Pete Prodoehl of RasterWeb tells an interesting tale of his experience in making a replacement part using a home 3D printer. We've gone through this scenario ourselves, and you should hear this tale as it typifies the current state of affairs for home repair using 3D printers.
Pete required a light switch button and he wanted to try designing a replacement part from scratch, rather than simply downloading an existing model as so many 3D printer owners like to do. It's often difficult or impossible to find precisely what you need already designed for you.
The story unfolds with initial optimism, as Pete carefully measures the required dimensions and designed a simple replacement item in Google SketchUp. Pete's initial design concept seemed right, but it didn't print well. After several iterations and modifications he eventually landed on a design that printed adequately, as you can see in the image above.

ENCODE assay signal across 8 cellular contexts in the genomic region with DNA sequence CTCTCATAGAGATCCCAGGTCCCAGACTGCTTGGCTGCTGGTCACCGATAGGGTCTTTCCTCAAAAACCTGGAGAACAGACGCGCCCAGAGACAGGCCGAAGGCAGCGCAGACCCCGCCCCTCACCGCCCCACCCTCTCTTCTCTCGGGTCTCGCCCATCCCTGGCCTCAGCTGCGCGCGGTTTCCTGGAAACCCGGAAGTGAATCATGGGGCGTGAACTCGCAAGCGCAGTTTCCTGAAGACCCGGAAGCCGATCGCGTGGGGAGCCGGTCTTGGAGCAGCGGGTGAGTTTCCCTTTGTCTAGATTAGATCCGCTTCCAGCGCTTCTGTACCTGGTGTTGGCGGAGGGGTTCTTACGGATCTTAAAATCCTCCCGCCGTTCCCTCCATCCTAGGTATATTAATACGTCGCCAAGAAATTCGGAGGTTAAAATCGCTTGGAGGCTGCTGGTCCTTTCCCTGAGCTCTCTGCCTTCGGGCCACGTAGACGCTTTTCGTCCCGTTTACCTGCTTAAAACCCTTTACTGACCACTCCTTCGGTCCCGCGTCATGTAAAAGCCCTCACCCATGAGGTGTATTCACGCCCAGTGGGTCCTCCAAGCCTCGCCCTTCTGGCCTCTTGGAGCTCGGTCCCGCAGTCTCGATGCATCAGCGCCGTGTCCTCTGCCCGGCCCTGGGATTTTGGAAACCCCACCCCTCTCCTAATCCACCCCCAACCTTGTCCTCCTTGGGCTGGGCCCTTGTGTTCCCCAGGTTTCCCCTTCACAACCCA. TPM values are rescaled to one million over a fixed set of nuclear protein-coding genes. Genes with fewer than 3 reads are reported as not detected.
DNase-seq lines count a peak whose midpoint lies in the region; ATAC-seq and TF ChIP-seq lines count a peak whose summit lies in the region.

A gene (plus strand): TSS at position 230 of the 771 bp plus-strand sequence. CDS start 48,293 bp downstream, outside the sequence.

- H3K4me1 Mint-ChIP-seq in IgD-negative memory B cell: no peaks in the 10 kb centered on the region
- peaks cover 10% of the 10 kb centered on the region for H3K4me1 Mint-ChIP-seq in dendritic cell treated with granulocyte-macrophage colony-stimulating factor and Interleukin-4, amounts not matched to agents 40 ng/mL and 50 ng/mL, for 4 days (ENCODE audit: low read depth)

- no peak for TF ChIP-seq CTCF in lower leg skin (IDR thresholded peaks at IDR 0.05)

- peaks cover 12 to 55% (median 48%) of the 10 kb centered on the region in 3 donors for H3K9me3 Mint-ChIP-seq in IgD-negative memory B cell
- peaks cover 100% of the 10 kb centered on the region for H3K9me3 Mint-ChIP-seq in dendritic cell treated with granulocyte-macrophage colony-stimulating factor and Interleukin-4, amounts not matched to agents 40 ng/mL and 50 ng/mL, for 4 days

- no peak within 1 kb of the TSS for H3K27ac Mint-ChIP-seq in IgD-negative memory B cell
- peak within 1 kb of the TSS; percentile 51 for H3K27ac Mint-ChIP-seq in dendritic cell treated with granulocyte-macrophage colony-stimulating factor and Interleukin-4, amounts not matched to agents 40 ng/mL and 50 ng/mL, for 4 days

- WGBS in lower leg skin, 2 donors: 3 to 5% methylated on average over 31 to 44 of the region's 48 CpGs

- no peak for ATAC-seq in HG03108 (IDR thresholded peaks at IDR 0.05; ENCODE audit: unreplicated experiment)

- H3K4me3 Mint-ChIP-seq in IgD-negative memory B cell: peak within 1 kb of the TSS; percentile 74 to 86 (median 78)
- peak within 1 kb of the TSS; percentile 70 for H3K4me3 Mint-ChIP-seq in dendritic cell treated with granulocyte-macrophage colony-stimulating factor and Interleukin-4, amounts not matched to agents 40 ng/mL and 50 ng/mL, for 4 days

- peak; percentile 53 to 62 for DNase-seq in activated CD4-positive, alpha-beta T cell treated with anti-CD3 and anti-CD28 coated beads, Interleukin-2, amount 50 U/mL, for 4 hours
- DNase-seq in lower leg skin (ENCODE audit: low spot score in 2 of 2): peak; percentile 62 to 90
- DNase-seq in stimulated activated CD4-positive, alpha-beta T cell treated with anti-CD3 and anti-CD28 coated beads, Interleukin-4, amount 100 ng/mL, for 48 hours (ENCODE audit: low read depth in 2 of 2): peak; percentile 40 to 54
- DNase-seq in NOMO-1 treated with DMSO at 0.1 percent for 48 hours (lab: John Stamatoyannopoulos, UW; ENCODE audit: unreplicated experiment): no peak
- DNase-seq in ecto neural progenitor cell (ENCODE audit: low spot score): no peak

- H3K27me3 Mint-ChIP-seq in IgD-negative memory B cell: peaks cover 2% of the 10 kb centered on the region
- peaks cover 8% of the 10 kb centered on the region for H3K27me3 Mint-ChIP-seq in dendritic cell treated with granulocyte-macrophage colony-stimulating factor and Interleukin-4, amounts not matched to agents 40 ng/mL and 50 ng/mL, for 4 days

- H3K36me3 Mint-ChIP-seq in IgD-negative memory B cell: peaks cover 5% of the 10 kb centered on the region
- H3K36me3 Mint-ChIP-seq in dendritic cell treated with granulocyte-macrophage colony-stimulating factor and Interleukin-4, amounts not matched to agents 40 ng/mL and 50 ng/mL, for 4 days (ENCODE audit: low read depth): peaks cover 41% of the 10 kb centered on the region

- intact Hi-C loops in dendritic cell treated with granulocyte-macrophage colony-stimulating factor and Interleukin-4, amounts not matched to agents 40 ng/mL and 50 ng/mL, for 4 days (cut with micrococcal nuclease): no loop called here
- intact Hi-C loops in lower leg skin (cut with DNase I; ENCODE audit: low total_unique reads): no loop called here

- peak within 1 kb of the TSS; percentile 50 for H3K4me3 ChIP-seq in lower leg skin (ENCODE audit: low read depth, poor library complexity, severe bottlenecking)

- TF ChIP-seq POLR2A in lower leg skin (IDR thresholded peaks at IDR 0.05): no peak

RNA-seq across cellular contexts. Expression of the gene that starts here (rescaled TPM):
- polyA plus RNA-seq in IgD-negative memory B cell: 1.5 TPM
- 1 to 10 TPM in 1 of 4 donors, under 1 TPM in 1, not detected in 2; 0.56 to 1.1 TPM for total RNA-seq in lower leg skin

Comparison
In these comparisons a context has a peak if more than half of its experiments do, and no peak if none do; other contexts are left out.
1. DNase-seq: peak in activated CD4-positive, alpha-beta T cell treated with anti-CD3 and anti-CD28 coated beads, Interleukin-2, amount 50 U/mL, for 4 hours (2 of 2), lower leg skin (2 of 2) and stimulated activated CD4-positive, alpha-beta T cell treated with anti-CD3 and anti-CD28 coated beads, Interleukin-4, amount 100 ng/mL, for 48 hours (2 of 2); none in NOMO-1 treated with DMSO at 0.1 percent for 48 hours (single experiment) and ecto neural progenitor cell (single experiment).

Here's the lesson: some things can be quickly designed and printed if their geometry just happens to be compatible with the 3D printer in use. But it turns out that a great many objects aren't that way and iteration must take place, with each step gradually leading toward a geometry that is capable of being printed on the 3D printer in question.
Experiences such as this suggest the public could benefit immensely from a 3D printer that can handle more geometries than are currently possible with the current technologies used by inexpensive 3D printers.
Nevertheless, Pete got his switch.